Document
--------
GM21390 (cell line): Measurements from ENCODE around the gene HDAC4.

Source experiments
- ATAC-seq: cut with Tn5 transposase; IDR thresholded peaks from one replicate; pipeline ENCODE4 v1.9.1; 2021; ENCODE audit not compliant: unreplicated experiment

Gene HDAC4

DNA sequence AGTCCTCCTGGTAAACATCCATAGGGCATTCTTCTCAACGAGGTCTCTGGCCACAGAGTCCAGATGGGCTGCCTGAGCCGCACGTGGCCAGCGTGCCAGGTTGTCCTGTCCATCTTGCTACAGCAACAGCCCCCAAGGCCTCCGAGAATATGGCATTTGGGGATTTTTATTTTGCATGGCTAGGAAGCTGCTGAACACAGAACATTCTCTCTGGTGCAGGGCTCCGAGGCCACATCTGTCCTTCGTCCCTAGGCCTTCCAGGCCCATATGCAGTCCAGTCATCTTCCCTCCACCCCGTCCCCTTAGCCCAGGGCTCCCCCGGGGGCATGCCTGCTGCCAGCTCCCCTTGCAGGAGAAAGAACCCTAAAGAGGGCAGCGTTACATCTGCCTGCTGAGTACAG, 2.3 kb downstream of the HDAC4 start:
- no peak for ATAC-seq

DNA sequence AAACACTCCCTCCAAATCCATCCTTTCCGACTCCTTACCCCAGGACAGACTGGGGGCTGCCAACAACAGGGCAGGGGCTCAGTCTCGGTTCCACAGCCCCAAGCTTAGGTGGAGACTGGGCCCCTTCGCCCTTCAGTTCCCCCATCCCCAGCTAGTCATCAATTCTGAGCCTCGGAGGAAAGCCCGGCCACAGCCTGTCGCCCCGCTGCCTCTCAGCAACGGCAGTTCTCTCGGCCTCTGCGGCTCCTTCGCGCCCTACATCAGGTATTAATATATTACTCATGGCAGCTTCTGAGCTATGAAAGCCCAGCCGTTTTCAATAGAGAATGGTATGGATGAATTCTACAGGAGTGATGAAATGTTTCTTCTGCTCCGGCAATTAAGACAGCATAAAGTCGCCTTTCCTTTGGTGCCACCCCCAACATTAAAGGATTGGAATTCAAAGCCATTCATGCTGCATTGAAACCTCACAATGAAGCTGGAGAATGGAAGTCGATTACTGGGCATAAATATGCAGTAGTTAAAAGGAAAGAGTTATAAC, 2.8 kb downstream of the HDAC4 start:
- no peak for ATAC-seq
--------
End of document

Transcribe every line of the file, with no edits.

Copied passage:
GM21390 (cell line): Measurements from ENCODE around the gene HDAC4.

Source experiments
- ATAC-seq: cut with Tn5 transposase; IDR thresholded peaks from one replicate; pipeline ENCODE4 v1.9.1; 2021; ENCODE audit not compliant: unreplicated experiment

Gene HDAC4

DNA sequence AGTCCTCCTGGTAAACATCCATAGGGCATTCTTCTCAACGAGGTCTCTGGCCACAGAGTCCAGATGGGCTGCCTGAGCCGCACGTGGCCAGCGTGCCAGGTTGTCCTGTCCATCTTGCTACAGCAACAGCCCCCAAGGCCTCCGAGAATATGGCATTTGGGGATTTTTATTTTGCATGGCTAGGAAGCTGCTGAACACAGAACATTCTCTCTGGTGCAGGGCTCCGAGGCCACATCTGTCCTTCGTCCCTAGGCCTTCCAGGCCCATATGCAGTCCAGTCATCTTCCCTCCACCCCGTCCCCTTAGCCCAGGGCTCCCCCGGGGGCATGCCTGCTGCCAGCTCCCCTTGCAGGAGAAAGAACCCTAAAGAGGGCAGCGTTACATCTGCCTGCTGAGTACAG, 2.3 kb downstream of the HDAC4 start:
- no peak for ATAC-seq

DNA sequence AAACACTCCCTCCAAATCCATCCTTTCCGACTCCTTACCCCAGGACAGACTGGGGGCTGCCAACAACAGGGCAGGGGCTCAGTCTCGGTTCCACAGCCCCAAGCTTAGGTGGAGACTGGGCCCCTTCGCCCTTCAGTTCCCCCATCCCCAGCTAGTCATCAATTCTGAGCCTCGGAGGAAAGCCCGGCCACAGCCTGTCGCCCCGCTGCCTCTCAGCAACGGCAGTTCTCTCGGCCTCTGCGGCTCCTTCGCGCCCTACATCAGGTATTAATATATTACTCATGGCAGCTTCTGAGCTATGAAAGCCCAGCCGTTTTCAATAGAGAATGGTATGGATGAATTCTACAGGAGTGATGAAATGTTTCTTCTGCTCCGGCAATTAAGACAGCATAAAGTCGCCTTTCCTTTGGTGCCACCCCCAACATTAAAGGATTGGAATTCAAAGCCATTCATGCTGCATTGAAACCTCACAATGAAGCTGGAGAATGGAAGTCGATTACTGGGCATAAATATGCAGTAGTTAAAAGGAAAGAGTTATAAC, 2.8 kb downstream of the HDAC4 start:
- no peak for ATAC-seq